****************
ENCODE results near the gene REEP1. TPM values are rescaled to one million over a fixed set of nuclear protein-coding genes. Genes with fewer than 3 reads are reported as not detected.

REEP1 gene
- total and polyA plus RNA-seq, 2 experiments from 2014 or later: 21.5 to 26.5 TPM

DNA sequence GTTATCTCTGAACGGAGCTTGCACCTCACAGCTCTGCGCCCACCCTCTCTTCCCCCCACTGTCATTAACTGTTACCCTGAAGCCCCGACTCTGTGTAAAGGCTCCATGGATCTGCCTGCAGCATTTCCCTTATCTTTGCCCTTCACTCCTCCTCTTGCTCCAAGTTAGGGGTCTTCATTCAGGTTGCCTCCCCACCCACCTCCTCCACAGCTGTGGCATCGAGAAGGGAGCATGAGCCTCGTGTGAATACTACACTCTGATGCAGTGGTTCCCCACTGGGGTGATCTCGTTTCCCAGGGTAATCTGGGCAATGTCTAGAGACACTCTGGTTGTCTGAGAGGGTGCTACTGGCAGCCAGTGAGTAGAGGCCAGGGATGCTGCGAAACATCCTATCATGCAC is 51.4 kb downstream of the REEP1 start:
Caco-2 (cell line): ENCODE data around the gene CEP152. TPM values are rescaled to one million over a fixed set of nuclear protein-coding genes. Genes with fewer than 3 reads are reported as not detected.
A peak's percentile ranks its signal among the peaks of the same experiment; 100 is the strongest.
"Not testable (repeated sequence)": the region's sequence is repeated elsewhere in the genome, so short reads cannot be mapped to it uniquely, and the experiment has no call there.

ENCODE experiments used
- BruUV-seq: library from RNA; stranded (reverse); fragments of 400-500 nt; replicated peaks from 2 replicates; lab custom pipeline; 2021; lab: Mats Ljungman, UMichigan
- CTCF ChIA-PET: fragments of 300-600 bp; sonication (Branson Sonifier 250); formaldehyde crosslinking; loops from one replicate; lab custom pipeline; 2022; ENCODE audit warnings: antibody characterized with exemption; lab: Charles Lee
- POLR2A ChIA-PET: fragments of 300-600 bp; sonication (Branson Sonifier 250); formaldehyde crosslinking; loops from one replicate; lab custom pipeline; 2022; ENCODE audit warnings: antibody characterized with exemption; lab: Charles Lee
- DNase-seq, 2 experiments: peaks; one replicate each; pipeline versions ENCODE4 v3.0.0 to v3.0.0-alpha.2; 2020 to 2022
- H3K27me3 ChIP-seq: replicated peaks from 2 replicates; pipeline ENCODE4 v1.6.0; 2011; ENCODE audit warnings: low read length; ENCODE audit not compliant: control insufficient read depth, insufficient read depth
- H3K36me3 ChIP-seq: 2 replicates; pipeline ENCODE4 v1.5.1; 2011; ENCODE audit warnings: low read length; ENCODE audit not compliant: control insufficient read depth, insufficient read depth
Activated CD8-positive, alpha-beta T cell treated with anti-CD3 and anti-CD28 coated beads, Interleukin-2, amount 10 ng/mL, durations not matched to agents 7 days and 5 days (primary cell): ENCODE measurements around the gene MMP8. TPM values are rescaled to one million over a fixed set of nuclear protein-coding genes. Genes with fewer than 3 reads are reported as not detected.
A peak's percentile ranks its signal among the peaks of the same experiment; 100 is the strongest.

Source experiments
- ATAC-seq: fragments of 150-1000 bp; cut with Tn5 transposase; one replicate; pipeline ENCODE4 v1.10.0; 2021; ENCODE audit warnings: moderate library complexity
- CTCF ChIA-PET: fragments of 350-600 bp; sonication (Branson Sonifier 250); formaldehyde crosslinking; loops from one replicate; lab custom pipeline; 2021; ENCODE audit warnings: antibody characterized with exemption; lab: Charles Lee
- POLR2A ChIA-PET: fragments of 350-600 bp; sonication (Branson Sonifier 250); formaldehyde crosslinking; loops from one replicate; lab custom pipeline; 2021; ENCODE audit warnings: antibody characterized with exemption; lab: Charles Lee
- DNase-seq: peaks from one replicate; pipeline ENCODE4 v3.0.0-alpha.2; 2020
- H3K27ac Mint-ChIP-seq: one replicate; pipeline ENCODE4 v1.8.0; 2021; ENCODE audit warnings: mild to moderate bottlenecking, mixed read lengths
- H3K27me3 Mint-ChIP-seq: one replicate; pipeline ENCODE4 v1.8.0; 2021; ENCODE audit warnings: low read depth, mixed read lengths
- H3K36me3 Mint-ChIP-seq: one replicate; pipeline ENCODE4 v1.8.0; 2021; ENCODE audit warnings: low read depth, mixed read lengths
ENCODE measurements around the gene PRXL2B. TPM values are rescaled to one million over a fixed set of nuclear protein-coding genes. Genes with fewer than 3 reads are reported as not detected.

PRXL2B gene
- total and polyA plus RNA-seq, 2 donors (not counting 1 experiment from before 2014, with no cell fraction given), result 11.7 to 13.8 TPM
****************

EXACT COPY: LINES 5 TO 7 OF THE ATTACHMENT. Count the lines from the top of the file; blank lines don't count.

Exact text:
Caco-2 (cell line): ENCODE data around the gene CEP152. TPM values are rescaled to one million over a fixed set of nuclear protein-coding genes. Genes with fewer than 3 reads are reported as not detected.
A peak's percentile ranks its signal among the peaks of the same experiment; 100 is the strongest.
"Not testable (repeated sequence)": the region's sequence is repeated elsewhere in the genome, so short reads cannot be mapped to it uniquely, and the experiment has no call there.